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3. Ground Flaxseed

Flaxseed is a small, amber-colored seed that's been around for centuries. But don't let its size fool you: it packs quite a nutritional wallop. Many of the studies on the health effects of flaxseed have been done using ground flaxseed, pure and simple (you'll need to grind it yourself to allow your body to access its helpful components).

Ground flax contains:

  • Both types of fiber (soluble and insoluble)
  • One of the planet's most potent sources of phytoestrogens, called lignans. Phytoestrogens are active substances derived from plants that have a weak estrogen-like action in the body.
  • Plant omega-3 fatty acids

At the level of 1 to 2 tablespoons a day, there don't appear to be any negative health consequences to eating ground flaxseed. And research has shown there are many potential benefits, including:

  • Possible protection against cancer and reduction of tumor growth (such as breast, prostate and colon).
  • A reduced risk of heart disease. Studies suggest that flaxseed lowers the risk of blood clots and stroke and cardiac arrhythmias. It may also help to lower total and LDL "bad" cholesterol and triglycerides, and even blood pressure.
  • Better regulation of bowel functions, and prevention of constipation.
  • Possible improvements in blood sugar (glucose) control and insulin resistance.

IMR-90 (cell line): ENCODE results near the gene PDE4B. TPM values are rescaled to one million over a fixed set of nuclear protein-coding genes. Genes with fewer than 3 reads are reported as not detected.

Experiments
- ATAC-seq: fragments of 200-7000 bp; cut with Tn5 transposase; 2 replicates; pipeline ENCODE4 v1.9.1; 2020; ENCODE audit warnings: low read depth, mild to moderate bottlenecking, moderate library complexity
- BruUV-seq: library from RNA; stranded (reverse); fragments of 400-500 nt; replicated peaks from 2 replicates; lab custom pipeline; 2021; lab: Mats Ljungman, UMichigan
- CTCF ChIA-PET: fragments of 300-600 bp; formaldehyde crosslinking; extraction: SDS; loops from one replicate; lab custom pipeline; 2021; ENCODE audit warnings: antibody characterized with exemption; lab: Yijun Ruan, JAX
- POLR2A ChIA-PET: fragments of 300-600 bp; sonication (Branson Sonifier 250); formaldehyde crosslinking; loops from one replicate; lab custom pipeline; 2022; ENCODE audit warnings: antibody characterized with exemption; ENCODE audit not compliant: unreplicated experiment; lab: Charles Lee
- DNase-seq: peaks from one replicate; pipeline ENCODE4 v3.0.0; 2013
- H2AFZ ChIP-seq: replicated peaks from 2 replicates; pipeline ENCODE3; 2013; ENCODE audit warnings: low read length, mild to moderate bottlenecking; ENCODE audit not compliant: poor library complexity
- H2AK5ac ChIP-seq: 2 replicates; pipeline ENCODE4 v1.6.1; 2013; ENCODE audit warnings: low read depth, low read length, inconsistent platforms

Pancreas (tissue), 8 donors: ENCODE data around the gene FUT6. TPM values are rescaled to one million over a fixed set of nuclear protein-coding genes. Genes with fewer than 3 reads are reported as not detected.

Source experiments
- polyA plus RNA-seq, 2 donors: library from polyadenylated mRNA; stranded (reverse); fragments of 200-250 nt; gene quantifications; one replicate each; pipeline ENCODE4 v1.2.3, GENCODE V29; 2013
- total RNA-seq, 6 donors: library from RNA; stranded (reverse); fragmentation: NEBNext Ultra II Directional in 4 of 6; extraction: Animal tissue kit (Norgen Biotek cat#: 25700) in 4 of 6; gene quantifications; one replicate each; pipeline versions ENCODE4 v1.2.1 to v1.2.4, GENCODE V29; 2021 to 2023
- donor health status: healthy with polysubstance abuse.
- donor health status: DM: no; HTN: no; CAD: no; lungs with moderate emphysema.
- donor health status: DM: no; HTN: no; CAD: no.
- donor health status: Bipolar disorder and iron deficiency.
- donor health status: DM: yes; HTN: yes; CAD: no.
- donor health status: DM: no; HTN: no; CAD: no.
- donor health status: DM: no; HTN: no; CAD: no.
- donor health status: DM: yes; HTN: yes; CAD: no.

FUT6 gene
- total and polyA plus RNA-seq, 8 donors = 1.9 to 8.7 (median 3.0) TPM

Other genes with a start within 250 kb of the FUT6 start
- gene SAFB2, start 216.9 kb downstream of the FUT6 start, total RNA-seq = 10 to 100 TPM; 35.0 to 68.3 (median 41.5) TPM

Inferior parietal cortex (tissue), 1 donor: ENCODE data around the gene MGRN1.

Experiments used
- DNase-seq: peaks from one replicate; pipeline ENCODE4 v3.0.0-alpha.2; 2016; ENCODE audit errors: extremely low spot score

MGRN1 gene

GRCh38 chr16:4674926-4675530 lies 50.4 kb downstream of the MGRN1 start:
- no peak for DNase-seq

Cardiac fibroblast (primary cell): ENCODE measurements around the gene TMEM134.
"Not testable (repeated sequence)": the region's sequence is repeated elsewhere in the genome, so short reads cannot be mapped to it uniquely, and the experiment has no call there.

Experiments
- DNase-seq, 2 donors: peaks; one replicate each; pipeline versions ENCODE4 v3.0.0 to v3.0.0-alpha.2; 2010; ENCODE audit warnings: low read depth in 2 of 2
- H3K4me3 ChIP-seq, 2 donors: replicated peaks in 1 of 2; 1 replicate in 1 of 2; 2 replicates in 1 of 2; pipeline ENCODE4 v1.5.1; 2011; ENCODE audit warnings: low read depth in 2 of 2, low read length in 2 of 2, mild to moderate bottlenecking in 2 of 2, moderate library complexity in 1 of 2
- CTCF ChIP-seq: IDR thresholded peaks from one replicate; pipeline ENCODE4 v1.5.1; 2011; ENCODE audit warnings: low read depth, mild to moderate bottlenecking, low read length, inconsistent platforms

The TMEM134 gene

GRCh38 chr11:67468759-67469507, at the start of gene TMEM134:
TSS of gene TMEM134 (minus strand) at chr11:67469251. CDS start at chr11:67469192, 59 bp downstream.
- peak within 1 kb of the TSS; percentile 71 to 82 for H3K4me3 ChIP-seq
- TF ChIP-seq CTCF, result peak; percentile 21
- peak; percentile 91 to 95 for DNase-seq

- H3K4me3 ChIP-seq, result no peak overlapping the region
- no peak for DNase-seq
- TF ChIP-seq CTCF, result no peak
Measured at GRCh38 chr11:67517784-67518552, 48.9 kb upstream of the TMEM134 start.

• Possible benefits in many immune system diseases, such as rheumatoid arthritis.

To get the biggest healthy bang for your one buck (a pound of flaxseed costs about $1 in your health food store), you're probably better off getting all of the flaxseed components together in the ground seed rather than just the lignans or just the omega-3s. For example, lignans have been linked to boosting the immune system, but so have omega-3s -- just through different metabolic pathways. Lignans appear to offer a measure of protection against some cancers. So do omega-3s -- again, through different mechanisms.

I do have one caution about flaxseed: Until more studies on humans are completed, Lilian Thompson, PhD, a pioneer in flaxseed research, recommends that pregnant women not eat flaxseed.

You can easily add ground flaxseed to:

  • Smoothies (my personal favorite).
  • Hot or cold breakfast cereals.
  • Muffins and breads you make at home. Replace no more than 1/4 cup of every cup of flour the recipe calls for with ground flaxseed.
  • Yogurt or cottage cheese.

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